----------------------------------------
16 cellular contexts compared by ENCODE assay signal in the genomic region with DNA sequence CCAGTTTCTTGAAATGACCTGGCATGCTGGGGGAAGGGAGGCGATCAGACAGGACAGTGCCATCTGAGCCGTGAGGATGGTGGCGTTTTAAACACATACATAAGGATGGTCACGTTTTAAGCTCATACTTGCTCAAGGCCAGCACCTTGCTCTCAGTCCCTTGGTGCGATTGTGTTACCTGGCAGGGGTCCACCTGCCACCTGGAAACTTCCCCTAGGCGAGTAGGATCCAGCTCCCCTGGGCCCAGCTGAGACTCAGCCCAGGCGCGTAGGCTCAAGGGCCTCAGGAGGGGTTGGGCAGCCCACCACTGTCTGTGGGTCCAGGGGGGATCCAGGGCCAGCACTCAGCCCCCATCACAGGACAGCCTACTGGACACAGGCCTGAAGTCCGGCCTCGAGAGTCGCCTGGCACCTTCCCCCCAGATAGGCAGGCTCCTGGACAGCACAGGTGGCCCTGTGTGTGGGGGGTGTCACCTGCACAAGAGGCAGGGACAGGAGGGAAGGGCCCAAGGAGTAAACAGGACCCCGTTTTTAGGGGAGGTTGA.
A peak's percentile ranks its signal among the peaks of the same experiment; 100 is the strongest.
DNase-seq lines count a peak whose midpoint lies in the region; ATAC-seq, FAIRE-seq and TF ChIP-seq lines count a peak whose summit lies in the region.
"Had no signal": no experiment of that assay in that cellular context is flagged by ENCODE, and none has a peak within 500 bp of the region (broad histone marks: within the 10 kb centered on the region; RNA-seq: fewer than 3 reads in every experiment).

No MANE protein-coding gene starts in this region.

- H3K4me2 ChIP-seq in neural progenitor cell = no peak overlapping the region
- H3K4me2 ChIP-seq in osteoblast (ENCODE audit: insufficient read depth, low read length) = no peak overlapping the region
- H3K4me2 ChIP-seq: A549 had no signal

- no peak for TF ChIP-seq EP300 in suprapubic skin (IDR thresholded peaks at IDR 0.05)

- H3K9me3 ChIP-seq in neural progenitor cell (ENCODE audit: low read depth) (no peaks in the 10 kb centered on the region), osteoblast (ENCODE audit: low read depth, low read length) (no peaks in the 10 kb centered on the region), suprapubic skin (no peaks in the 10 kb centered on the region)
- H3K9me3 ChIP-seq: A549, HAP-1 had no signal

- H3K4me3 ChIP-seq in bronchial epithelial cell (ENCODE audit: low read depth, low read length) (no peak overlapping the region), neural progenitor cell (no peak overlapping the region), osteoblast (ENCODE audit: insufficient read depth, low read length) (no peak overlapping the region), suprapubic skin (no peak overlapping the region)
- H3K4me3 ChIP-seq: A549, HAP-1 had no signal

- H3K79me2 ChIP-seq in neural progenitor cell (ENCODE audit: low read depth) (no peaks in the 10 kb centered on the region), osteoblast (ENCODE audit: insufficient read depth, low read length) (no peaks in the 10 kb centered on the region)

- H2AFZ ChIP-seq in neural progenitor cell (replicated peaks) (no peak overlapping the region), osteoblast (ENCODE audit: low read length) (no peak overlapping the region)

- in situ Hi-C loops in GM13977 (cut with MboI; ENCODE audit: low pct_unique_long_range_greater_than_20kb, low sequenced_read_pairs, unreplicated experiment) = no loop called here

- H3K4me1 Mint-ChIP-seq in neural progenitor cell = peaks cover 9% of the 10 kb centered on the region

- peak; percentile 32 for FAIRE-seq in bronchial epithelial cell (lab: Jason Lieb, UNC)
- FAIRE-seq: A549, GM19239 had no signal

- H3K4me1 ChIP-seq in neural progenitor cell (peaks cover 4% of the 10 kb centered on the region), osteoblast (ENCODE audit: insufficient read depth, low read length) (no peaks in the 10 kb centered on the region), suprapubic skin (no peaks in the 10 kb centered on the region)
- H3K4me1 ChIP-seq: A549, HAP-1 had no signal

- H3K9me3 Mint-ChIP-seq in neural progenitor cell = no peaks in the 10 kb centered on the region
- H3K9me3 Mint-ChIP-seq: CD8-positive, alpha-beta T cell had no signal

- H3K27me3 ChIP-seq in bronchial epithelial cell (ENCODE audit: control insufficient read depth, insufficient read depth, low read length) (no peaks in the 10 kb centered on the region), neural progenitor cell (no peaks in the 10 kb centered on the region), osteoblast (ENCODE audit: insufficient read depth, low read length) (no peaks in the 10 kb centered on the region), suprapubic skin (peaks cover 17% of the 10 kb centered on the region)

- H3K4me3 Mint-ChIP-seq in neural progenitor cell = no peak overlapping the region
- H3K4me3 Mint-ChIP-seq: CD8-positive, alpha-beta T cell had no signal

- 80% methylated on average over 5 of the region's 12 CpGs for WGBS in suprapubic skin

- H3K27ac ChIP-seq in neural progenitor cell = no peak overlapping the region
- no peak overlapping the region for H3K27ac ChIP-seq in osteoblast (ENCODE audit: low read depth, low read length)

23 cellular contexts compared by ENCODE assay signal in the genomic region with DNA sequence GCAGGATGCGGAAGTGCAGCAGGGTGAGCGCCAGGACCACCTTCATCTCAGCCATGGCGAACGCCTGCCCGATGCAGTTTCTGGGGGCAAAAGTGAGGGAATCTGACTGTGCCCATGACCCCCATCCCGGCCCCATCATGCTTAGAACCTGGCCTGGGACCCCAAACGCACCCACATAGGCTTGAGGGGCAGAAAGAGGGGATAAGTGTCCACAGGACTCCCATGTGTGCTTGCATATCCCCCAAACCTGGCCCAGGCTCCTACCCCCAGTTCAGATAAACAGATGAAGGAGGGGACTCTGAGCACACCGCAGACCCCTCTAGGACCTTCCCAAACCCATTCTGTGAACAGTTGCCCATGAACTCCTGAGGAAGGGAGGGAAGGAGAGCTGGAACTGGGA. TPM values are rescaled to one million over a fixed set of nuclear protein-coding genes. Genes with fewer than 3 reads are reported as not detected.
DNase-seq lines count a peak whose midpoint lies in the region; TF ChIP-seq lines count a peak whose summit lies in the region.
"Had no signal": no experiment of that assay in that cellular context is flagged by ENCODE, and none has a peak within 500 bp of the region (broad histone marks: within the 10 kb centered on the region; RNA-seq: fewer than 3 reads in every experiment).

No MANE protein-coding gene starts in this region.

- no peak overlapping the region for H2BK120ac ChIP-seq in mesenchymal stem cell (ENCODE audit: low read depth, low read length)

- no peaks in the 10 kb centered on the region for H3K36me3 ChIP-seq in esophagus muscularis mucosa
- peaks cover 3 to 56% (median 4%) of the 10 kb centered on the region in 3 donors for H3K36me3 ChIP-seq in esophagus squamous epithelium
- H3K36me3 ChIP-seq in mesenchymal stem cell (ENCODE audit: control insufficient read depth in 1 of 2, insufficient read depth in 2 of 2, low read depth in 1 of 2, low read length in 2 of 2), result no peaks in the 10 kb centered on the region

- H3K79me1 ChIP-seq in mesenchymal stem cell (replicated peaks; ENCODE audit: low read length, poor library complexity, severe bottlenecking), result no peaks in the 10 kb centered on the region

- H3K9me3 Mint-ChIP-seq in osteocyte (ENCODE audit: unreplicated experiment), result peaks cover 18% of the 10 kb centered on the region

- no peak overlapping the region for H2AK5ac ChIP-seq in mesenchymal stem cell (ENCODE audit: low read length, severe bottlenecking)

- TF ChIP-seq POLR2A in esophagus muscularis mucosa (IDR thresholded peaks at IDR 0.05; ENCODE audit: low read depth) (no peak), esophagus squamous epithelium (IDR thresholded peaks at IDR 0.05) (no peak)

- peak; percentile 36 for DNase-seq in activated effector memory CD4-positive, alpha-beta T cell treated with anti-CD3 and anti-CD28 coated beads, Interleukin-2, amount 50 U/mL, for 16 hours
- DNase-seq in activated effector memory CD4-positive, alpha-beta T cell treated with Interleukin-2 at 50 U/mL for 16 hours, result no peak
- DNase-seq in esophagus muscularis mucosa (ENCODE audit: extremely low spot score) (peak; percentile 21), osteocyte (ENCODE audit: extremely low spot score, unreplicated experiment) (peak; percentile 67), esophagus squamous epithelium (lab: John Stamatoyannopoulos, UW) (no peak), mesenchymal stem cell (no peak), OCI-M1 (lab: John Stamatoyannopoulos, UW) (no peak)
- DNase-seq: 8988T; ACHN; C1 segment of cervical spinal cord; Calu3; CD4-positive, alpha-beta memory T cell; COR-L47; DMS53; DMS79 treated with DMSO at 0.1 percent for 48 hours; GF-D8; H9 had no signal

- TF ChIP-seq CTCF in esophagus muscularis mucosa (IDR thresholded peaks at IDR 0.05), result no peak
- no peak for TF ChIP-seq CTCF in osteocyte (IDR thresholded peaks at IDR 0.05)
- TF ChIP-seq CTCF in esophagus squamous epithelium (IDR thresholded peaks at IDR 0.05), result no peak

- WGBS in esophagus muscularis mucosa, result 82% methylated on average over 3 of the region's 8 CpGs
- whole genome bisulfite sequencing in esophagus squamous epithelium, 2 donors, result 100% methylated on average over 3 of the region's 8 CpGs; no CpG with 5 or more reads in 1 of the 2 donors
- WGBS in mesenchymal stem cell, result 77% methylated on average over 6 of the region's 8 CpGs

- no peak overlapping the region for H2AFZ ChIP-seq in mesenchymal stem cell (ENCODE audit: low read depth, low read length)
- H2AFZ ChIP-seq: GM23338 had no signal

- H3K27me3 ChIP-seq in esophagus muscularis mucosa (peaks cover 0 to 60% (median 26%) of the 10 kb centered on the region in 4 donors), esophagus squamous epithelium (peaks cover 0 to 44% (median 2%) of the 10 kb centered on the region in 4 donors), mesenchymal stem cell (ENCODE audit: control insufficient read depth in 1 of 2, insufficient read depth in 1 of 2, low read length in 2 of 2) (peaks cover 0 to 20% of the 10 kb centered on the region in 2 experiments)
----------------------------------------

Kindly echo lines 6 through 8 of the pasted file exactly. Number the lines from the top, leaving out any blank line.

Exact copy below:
- H3K4me2 ChIP-seq in neural progenitor cell = no peak overlapping the region
- H3K4me2 ChIP-seq in osteoblast (ENCODE audit: insufficient read depth, low read length) = no peak overlapping the region
- H3K4me2 ChIP-seq: A549 had no signal